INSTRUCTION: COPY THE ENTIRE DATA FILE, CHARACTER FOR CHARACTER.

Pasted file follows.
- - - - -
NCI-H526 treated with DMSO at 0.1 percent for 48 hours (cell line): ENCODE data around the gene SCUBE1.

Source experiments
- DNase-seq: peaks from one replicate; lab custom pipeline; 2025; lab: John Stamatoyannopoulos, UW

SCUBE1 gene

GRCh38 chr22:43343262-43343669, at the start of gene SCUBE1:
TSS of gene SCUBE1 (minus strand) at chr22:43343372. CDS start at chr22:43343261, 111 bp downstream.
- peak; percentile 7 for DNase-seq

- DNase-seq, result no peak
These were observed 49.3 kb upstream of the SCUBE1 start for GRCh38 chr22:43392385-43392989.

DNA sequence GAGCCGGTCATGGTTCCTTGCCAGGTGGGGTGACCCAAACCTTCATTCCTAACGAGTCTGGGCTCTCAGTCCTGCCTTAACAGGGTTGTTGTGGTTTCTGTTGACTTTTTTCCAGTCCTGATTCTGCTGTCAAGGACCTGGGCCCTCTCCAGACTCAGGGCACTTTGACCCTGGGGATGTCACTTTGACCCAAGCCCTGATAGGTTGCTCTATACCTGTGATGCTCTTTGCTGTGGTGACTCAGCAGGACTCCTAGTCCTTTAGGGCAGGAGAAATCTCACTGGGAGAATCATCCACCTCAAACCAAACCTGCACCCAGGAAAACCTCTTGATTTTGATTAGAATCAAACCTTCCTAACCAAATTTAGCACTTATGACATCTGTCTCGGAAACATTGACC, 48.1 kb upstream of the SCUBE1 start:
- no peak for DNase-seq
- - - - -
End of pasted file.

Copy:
NCI-H526 treated with DMSO at 0.1 percent for 48 hours (cell line): ENCODE data around the gene SCUBE1.

Source experiments
- DNase-seq: peaks from one replicate; lab custom pipeline; 2025; lab: John Stamatoyannopoulos, UW

SCUBE1 gene

GRCh38 chr22:43343262-43343669, at the start of gene SCUBE1:
TSS of gene SCUBE1 (minus strand) at chr22:43343372. CDS start at chr22:43343261, 111 bp downstream.
- peak; percentile 7 for DNase-seq

- DNase-seq, result no peak
These were observed 49.3 kb upstream of the SCUBE1 start for GRCh38 chr22:43392385-43392989.

DNA sequence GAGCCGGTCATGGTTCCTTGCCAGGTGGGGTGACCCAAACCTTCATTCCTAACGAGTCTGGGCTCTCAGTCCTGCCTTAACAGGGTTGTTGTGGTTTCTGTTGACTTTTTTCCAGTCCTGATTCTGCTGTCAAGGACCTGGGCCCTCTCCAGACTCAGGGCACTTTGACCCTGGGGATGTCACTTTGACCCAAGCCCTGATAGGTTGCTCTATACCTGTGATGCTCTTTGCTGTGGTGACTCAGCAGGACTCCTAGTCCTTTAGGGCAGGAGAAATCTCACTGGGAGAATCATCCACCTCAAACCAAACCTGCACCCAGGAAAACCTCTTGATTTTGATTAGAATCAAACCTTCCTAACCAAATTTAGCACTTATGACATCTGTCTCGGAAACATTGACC, 48.1 kb upstream of the SCUBE1 start:
- no peak for DNase-seq